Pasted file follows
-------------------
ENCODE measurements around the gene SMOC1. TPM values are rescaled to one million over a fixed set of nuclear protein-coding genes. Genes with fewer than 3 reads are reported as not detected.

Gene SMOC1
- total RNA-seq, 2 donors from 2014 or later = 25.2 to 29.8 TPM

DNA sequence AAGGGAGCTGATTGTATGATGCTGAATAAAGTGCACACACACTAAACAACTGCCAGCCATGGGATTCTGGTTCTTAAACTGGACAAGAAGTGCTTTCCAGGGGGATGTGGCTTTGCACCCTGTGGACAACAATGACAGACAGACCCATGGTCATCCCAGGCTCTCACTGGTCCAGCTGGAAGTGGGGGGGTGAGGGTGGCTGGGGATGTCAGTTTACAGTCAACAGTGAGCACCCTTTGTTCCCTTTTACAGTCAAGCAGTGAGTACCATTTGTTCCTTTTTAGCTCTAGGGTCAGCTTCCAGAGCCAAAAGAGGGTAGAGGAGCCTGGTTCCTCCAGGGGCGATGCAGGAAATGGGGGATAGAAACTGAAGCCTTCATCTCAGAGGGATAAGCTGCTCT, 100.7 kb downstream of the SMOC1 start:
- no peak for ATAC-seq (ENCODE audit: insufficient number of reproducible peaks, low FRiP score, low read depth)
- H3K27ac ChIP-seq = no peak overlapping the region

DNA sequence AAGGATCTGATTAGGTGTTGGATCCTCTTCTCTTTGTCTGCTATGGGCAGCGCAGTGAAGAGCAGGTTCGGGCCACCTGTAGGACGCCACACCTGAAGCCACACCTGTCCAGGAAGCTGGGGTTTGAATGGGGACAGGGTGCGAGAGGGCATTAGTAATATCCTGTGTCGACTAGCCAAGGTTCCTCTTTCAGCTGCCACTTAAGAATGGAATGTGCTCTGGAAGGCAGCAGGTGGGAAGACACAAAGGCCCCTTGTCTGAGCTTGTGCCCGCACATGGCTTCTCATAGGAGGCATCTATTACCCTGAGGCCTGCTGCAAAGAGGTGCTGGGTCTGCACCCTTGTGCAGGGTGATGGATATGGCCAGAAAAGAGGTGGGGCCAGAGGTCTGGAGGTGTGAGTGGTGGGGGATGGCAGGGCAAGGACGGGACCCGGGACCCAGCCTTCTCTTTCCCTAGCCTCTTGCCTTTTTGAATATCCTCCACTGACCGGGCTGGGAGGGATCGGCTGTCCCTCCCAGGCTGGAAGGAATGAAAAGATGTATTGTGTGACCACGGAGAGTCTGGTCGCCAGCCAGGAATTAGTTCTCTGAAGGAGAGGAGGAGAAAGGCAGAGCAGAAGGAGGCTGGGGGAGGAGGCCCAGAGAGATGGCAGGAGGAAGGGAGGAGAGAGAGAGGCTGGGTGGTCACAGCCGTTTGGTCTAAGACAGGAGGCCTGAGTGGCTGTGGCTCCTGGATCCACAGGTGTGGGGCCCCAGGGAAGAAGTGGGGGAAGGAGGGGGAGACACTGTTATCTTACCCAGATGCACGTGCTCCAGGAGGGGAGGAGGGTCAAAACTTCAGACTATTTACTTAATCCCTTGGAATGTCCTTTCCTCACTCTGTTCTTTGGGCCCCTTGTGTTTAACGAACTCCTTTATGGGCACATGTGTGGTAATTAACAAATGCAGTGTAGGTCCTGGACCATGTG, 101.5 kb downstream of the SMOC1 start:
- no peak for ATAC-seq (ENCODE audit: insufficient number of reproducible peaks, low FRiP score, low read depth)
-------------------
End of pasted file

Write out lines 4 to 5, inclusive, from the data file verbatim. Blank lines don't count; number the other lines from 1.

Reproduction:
DNA sequence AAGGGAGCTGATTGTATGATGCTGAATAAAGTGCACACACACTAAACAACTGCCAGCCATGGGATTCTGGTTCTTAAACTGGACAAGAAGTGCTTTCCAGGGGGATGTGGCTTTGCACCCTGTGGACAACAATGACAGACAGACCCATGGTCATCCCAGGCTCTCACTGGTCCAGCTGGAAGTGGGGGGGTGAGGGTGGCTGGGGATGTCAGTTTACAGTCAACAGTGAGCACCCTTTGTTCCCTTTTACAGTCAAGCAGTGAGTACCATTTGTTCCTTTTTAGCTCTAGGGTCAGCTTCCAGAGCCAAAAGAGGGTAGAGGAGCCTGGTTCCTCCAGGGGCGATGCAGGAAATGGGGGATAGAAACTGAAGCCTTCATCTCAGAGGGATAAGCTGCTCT, 100.7 kb downstream of the SMOC1 start:
- no peak for ATAC-seq (ENCODE audit: insufficient number of reproducible peaks, low FRiP score, low read depth)